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Does anybody write tests first?

by amarquis (Curate)
on Feb 22, 2008 at 03:29 UTC ( #669457=perlquestion: print w/ replies, xml ) Need Help??
amarquis has asked for the wisdom of the Perl Monks concerning the following question:

I've never written anything before that was meant to be large. Recently, though, I've started a hobby Perl project that is fairly large in scope, so I've been thinking about design.

My usual design process goes like this:

  1. Fix a small problem with a small Perl script.
  2. Somebody wants more functionality, kludge it in.
  3. Is the code utterly terrible now? Maybe refactor something.
  4. Goto 2.

Code gets really terrible, really quick this way. I know you all probably know that, but it has surprised me very quickly how crappy things can get if you aren't planning ahead. The only reason it stays sane at all is the set of automated testing tools on CPAN, which have saved me probably thousands of hours of bug hunting. (The "looking for what my last change broke" kind of hunting).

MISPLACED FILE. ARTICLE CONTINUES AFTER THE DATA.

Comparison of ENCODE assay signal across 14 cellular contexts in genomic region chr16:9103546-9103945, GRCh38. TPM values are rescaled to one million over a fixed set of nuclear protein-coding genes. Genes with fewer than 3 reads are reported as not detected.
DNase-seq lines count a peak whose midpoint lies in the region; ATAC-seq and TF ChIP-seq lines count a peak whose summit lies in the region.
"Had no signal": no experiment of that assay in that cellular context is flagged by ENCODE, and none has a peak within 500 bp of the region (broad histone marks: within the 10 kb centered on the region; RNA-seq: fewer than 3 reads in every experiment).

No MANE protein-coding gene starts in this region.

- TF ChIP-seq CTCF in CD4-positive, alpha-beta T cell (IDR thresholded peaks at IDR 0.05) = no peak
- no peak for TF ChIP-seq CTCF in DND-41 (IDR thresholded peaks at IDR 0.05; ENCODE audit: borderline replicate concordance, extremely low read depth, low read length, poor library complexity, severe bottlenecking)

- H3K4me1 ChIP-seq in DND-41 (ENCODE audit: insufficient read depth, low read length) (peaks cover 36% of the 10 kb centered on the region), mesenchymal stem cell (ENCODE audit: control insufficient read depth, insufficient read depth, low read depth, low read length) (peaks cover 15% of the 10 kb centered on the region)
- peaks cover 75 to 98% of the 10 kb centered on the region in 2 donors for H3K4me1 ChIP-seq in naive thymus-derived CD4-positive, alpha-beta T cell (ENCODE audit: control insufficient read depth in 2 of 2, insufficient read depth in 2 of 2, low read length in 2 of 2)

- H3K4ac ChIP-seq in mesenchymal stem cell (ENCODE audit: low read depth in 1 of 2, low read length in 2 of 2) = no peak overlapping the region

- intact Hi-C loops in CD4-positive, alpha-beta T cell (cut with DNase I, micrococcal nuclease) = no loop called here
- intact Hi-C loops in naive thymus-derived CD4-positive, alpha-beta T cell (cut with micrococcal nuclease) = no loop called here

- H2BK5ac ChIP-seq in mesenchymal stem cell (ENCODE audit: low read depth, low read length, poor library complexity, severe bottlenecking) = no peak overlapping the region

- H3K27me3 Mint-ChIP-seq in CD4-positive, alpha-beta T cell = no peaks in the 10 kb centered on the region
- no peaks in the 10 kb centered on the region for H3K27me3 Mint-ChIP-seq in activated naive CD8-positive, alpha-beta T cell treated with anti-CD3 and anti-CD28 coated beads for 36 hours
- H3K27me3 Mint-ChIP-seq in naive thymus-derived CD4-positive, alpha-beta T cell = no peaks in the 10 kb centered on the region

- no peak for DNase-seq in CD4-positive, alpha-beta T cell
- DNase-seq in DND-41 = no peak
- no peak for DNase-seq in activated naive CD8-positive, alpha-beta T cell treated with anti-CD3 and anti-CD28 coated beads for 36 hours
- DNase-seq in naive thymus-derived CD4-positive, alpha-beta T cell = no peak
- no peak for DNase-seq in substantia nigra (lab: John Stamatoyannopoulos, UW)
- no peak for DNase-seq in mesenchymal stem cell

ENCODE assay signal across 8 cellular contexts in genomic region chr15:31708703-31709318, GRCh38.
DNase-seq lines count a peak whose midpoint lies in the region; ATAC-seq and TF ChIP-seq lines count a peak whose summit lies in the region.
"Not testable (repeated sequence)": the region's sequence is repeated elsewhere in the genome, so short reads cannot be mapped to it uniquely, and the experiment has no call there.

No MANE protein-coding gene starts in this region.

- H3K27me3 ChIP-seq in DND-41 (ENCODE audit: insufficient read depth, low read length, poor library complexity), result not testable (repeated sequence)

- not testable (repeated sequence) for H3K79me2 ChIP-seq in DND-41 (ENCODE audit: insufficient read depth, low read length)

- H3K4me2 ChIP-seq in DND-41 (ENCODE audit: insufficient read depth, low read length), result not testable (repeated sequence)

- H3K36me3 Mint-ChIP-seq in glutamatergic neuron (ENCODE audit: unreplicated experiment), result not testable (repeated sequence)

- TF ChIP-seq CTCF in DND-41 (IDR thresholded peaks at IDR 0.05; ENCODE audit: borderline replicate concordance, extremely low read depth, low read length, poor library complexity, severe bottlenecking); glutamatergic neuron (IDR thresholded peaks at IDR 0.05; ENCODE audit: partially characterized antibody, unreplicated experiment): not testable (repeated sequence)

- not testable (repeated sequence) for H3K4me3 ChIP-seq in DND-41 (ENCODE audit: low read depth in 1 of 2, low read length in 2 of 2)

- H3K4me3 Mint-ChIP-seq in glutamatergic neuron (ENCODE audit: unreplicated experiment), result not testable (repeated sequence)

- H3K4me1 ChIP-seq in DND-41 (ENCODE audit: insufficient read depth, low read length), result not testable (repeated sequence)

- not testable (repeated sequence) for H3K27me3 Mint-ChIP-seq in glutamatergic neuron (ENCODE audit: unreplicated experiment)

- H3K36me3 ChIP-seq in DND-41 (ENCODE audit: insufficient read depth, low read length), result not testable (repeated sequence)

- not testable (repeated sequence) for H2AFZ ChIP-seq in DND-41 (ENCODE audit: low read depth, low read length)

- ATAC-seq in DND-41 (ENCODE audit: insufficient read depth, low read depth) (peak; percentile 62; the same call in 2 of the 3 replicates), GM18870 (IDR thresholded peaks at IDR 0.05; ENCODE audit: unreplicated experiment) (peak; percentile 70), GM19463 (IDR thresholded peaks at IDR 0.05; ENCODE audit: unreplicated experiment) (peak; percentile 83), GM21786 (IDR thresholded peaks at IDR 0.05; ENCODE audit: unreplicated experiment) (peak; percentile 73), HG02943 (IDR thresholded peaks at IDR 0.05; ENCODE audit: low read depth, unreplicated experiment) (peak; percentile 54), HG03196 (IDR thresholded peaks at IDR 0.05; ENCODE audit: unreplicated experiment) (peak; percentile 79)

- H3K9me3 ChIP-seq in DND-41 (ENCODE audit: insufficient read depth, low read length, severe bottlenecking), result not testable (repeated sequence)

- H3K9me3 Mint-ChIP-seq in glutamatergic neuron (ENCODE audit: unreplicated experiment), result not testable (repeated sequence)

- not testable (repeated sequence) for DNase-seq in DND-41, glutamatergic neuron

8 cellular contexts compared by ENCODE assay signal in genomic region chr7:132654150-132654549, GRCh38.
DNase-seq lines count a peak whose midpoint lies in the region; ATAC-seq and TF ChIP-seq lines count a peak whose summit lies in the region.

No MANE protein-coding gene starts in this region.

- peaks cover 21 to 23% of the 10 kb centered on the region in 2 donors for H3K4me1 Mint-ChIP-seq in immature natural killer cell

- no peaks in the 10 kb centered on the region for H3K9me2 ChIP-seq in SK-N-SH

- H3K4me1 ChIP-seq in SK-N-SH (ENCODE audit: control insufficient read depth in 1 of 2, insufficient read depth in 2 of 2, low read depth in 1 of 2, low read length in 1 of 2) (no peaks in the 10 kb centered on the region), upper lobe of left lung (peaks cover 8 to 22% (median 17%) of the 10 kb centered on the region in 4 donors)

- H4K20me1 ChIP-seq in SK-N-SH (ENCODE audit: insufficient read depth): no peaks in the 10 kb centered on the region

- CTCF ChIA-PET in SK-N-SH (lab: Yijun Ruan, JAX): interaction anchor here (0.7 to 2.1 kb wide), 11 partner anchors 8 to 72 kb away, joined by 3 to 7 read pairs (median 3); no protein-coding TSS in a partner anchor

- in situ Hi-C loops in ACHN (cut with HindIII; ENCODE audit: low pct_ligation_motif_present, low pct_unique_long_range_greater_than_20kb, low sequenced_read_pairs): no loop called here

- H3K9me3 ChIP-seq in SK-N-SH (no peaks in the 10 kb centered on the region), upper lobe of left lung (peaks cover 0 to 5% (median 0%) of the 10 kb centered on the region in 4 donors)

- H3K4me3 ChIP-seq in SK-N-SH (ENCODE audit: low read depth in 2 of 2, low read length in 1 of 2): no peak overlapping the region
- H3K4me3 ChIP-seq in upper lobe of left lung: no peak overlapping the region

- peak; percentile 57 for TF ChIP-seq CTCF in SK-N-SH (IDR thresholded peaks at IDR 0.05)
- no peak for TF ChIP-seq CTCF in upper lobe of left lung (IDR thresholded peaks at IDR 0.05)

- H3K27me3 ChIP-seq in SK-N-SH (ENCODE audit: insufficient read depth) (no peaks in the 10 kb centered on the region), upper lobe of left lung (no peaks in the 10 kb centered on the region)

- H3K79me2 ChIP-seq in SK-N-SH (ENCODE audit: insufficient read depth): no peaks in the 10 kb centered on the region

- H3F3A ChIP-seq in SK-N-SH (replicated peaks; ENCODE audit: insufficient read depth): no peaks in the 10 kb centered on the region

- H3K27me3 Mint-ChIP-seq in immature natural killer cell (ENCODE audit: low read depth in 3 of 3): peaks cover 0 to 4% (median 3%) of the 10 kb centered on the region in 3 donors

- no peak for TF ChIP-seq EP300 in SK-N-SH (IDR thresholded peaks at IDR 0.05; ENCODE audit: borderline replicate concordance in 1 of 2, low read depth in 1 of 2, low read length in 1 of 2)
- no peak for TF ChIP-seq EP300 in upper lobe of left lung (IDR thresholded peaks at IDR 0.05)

Back to now: I was trying to spec out what I wanted to do, and I had a thought: What if I wrote the tests first? Possible pros:

  • Get thinking about potential problems/sticky spots/corner cases earlier.
  • Write code that uses the module before you write the module. I often write a module only to find out that it is awkward to actually use later.
  • Be thinking about the big picture, and how different components will work together in usage.
  • xdg mentions: If you've made a test bug where a test trivially succeeds without checking anything, you'll find it this way instantly.

Does anybody else start with the tests and go from there? Heck, for all I know, this is what everybody does already, and I'm just behind the times. If people do go the "tests first" route, are there any pitfalls? I can't think of any cons to going this way, and that sort of worries me.

Comment on Does anybody write tests first?
Re: Does anybody write tests first?
by Your Mother (Canon) on Feb 22, 2008 at 03:56 UTC

    I've done it a few times. It takes a lot of self-discipline but it is very rewarding. Besides having the tests going forward to maintain code health, the mere act of writing tests tends to expose use cases, UI, and design issues you weren't considering or were coming from bad assumptions. It appears to take more time up front but the time it saves in focusing you on "fixing" the tests with new code and not refactoring things you finished as a half-baked prototype can be immense.